Bulldogs Beat

New commissioner Sankey brings changes to SEC Media Days

HOOVER, Ala. -- New commissioner Greg Sankey steered into uncharted waters during his state of the SEC speech, the welcome-to-college-football conversation that annually kicks off SEC Media Days.

While the normally reserved former commissioner Mike Slive typically took to historic war figures as quotes to hammer home points of emphasis, Sankey echoed Bob Dylan.

“The times, they are a changing,” Sankey said Monday.

Had he been able to access or include a YouTube video of U2 into his presentation, he joked he would have done that, too.

Times are changing in the SEC. For the first time since 1990, someone other than Slive or Ron Kramer opened SEC Media Days. Even though live video has been banned for media members in attendance, Sankey strolled into the building while maintaining a live Periscope chat. He also hyped his Twitter account during his opening remarks and even branded his Twitter avatar with an SEC logo.

This isn’t just SEC Media Days 2.0. It’s bigger, brighter and ready to pipe into every living room in the country via the SEC Network, which had a TV set constructed in the main media room, also a first for an SEC Media Days event.

Between barbs at conference commissioners from other areas of the country (Sankey is opposed freshman ineligibility, Jim Delany), Sankey bragged about former SEC athletes who had recently returned to school for education purposes and announced a previously unwritten expectation that championship banners in the SEC should never be taken down.

The SEC was kept out of college football’s title game last season, and that didn’t sit well with Sankey.

SLOW STEPS AHEAD

New Gators head coach Jim McElwain warned the Florida fans that success in the SEC doesn’t come easily.

“I think part of the experience of being in this conference is realizing it doesn’t happen just overnight,” said McElwain, who has been on the job in Gainesville since early December and previously was an assistant at Alabama before taking over Colorado State’s program. “It’s something that we know.”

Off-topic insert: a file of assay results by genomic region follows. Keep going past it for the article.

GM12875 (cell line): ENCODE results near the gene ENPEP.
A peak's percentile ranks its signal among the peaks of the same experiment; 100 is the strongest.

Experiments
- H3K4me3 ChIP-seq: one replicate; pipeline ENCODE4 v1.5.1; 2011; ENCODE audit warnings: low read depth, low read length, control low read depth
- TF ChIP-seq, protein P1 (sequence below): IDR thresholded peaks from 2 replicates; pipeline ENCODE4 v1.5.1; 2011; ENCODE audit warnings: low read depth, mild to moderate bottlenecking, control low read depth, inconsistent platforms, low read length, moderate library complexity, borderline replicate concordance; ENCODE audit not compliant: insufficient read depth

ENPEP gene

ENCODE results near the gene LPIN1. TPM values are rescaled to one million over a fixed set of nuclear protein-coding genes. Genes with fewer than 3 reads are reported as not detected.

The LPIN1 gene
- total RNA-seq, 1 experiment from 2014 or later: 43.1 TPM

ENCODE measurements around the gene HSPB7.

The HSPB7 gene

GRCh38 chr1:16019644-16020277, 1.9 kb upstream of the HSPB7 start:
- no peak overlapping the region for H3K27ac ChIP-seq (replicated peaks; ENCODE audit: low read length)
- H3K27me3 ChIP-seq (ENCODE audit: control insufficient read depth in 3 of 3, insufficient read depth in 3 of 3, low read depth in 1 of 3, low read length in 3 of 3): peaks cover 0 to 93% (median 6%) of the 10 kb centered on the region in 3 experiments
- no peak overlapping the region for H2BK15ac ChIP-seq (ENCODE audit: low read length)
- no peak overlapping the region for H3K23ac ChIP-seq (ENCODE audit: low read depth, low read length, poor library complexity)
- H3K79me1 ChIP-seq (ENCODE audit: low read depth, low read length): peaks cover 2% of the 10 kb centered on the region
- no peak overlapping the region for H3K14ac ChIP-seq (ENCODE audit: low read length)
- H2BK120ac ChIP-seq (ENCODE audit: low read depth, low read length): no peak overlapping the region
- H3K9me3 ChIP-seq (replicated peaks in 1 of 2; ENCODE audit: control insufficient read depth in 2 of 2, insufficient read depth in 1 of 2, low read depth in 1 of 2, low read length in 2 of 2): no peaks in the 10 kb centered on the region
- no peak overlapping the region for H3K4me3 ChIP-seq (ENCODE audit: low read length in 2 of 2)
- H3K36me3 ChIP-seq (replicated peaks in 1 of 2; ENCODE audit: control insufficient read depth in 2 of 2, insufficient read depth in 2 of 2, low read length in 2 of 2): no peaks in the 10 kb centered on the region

Florida finished third in the SEC East last season at 4-4 and went 7-5 overall. Georgia might be the front-runner for 2015 as expectations go, but Florida could land anywhere from second to fifth, depending on which prognosticator is asked. Expect the Gators, once again, to try to impose their will on defense but have success on offense based on their line.

The defensive line should be fine, but not one single offensive line starter from last season returned to the Gators. There will be lots of competition come fall camp.

“It all starts up front, on both sides of the ball,” McElwain said on success in 2015.

BIG TEN SHOTS

It was impossible Monday for any head coach to talk to the media without having to answer questions about satellite camps. These camps allow coaches from around college football (except the SEC, which doesn’t allow its coaches to participate) to travel around the country and work as guest instructors at other institutions.

Jim Harbaugh, the first-year head coach at Michigan, and Penn State head coach (and former Vanderbilt head coach) James Franklin did their best to bring the issue of satellite camps to the tip of everyone’s tongue this offseason.

The SEC doesn’t allow its coaches to travel farther than 50 miles to participate in camps off campus. So the conference has asked the NCAA to disallow the practice entirely. Even though the practice hasn’t been halted, Auburn head coach Gus Malzahn tempered his distress.

“The chances of a team up North coming into our state and taking a player that us or Alabama wants are slim to none,” Malzahn said.

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